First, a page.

Elizabeth Holmes, Theranos CEO, sat in courtroom as the first day of a trial began. This trial will decide if her ex-partner and business partner Ramesh Balwani was her partner in crime.

Opening statements Tuesday were delivered by a federal prosecutor who described Balwani, as an accomplice in a massive fraud tied to Theranos blood-testing technology.

Balwani’s lawyer reacted by portraying Balwani as a smart and well-meaning executive who invested millions of dollars in Theranos because he believed that the Silicon Valley company would revolutionize healthcare.

Balwani’s trial began two and a half months after Holmes was found guilty by another jury. She was also acquitted on four charges of investor fraud. The latest trial was scheduled to begin last week, but was postponed after someone in the courtroom had been exposed to COVID-19.

Balwani will be facing a separate criminal trial for similar charges. However, it became apparent that Holmes’ shadow is likely to hang in the background.

During Robert Leach, the federal prosecutor,’s approximately 50-minute opening testimony to the jury, Holmes’ name was mentioned repeatedly. Her picture was also displayed on screens around the courtroom, including one in front of Balwani.

Leach spoke out about the romantic and business partnership between Holmes, now 38 and Balwani at 57.

Stephen Cazares (Balwani’s lawyer) also made numerous references to Holmes in his 90-minute presentation. However, these were mostly meant to portray Balwani, an already successful entrepreneur, as someone who left the company in better condition than when he joined, while still providing a much-needed infusion of cash.

Balwani fell in love with Holmes at Theranos, shortly after she graduated from Stanford University in 2003. However, Cazares stressed that Balwani hadn’t started working at Theranos until 2009. Cazares stated that Balwani had invested $10 million of his personal money in Theranos to guarantee a loan, before investing $5 million to purchase a stake. The stake was eventually worth $500 million.

Cazares, a former federal prosecutionsor, stated that Sunny believed in Theranos’ technology and mission.

Balwani was named Theranos’ chief operational officer in 2010. He held that position until Holmes fired him in May 2016. Holmes discovered serious flaws with their technology, which they claimed could scan for hundreds of possible health problems using just a few drops of blood. These bold, but ultimately false claims helped Theranos raise almost $1 billion and struck lucrative deals with Walgreens.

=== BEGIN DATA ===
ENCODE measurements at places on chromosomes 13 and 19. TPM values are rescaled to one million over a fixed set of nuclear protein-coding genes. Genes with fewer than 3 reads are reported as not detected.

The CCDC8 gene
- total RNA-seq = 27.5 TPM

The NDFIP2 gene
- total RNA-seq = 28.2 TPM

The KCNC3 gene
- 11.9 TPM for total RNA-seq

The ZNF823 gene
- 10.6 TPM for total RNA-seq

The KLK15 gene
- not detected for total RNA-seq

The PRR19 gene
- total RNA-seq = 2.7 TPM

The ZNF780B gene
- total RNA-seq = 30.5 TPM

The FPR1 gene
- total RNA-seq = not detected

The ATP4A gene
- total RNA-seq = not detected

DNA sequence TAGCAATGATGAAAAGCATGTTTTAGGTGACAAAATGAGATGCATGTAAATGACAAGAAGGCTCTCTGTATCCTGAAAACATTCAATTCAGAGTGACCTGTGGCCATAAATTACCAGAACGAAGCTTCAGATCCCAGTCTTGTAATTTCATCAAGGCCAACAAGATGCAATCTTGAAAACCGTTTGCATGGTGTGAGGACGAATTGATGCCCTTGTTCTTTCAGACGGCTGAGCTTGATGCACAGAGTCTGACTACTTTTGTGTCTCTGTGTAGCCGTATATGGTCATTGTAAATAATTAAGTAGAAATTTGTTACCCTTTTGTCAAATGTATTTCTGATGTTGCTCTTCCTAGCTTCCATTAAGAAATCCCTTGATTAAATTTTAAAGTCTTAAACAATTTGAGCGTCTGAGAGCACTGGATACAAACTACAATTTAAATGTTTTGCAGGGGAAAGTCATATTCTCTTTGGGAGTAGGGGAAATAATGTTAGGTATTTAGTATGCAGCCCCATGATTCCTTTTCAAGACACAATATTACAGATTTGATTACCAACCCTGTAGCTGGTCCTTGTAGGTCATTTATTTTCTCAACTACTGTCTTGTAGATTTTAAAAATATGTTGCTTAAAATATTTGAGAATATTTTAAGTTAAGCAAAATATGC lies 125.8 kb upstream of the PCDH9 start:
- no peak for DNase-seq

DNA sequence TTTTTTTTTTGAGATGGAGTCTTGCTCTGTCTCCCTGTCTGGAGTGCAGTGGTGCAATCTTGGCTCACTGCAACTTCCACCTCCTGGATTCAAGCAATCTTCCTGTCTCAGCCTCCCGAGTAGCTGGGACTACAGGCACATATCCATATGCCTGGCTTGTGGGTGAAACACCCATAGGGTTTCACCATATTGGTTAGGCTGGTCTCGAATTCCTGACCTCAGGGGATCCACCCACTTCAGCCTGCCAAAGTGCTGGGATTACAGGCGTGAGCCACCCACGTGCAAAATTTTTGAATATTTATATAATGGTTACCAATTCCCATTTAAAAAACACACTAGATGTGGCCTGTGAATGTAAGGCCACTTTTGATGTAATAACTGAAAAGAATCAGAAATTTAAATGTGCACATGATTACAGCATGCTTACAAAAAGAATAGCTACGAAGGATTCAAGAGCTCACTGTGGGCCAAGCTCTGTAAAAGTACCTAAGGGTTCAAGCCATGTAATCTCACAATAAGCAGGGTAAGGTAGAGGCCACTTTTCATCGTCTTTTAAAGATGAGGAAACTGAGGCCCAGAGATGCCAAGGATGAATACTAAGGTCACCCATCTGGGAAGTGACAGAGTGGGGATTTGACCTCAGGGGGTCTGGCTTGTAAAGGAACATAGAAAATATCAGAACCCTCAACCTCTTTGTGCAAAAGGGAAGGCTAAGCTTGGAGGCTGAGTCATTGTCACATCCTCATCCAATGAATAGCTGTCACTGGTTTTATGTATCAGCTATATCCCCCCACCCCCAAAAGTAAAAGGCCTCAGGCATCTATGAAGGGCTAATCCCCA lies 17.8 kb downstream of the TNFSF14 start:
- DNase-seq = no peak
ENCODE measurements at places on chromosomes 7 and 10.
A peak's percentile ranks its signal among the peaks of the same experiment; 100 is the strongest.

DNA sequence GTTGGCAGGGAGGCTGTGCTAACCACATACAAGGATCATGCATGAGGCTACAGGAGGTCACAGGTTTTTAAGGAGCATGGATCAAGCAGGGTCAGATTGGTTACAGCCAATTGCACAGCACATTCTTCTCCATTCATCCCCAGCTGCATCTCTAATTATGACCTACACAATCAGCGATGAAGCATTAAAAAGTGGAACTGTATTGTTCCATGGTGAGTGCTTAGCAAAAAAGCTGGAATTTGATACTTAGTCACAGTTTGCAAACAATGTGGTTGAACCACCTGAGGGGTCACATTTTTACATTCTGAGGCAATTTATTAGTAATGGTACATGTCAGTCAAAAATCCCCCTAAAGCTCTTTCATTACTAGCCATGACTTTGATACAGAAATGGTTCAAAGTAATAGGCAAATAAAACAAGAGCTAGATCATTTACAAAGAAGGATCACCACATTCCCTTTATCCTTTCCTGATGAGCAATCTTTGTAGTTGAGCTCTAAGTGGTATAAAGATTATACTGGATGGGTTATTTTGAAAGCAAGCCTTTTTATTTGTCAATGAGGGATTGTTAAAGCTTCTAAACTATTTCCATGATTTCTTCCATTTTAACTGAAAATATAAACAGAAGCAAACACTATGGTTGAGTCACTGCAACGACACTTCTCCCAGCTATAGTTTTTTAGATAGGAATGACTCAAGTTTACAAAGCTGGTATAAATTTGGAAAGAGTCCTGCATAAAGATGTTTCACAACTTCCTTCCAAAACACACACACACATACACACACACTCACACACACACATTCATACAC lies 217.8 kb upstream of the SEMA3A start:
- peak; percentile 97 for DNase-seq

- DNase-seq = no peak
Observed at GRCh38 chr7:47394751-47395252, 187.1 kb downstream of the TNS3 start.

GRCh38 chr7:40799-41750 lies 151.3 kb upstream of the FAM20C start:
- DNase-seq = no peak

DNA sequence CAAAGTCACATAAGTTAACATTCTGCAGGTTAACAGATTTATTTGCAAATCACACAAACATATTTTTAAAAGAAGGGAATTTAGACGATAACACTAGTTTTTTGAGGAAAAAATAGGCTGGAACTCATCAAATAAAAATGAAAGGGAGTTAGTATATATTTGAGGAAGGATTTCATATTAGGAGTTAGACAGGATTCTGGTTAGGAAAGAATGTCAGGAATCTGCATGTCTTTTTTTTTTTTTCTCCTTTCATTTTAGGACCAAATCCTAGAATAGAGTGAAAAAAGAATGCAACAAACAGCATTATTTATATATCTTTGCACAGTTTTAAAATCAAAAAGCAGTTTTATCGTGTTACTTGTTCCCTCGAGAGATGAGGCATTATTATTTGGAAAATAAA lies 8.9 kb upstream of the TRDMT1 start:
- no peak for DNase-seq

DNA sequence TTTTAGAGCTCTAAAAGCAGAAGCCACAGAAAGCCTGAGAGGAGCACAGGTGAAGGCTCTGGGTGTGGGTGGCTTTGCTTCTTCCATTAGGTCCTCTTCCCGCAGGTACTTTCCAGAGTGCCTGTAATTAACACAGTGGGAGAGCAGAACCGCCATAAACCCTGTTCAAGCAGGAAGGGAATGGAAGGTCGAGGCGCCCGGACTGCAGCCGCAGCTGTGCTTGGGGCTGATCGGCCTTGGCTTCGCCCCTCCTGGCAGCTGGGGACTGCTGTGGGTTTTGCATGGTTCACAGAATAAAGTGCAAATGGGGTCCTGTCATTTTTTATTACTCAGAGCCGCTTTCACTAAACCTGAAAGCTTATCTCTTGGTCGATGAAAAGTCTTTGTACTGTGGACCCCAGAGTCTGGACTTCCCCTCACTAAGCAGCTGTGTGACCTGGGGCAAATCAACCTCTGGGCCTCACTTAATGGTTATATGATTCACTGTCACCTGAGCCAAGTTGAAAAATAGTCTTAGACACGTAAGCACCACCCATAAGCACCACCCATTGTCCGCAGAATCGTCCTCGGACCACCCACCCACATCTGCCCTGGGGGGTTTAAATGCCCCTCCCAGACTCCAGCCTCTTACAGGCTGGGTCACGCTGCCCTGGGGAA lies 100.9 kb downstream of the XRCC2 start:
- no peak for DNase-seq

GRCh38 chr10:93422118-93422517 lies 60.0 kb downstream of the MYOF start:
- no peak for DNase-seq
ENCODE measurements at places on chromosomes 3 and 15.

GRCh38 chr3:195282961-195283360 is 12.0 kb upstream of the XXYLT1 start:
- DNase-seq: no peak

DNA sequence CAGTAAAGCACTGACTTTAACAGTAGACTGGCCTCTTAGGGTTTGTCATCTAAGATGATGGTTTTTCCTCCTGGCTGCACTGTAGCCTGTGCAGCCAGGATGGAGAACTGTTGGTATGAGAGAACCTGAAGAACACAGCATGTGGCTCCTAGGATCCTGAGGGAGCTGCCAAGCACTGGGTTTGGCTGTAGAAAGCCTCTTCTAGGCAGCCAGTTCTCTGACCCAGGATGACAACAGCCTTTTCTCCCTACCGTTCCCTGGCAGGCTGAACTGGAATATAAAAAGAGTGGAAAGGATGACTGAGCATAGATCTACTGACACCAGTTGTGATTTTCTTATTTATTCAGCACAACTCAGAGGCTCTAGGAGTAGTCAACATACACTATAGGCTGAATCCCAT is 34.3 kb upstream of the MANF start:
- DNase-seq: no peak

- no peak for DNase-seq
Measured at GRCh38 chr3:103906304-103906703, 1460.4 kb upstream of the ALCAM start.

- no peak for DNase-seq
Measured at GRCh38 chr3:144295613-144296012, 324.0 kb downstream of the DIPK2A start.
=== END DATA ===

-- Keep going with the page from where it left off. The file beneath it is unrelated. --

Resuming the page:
Holmes, who had a fortune of $4.5 Billion before Theranos collapsed, was being hailed as a visionary and was nine times larger than Balwani’s stake.

Cazares said that Balwani was selected for Theranos because of his previous successes. Leach, however, tried to portray Balwani as someone who wasn’t qualified to oversee a company trying to develop a medical device.

Leach stated that Balwani had a connection with Elizabeth Holmes.

During Holmes’ trial, the close relationship between Holmes & Balwani was brought up again and again. This included text messages between the former lovers. Leach indicated that some of these same texts would be used as evidence in Balwani’s trial. Telegraphing that Holmes witnesses who were called to testify against him are likely to be back in these proceedings, Leach also indicated.

The trial of Holmes also featured a dramatic scene in which Holmes wept as she accused Balwani of being a controlling figure in her life, who subjected Holmes to emotional and sexual abuse. Cazares asked jurors in the current trial not to recall any information or statements they might have heard about those allegations by Balwani.

Cazares stated that “the headlines and sensational stories concerning Elizabeth Holmes have no place at this trial.”

Holmes could spend up to 20 years behind bars, but she is currently free on $500,000 bail as she awaits her September sentencing. This has led to speculation that Holmes may be willing to testify against Balwani in return for a recommendation of leniency. However, this is still a distant possibility.

Balwani’s trial without Holmes is unlikely to draw the same attention as her trial. It lasted from September last year to her January conviction. This was evident on Tuesday morning, when only a handful of people waited to enter the courthouse just an hour before it opened. This was in sharp contrast to Holmes’ trial which saw people queue up for more than five hours prior to the San Jose, California courthouse opening.

Balwani’s trial will continue for three months.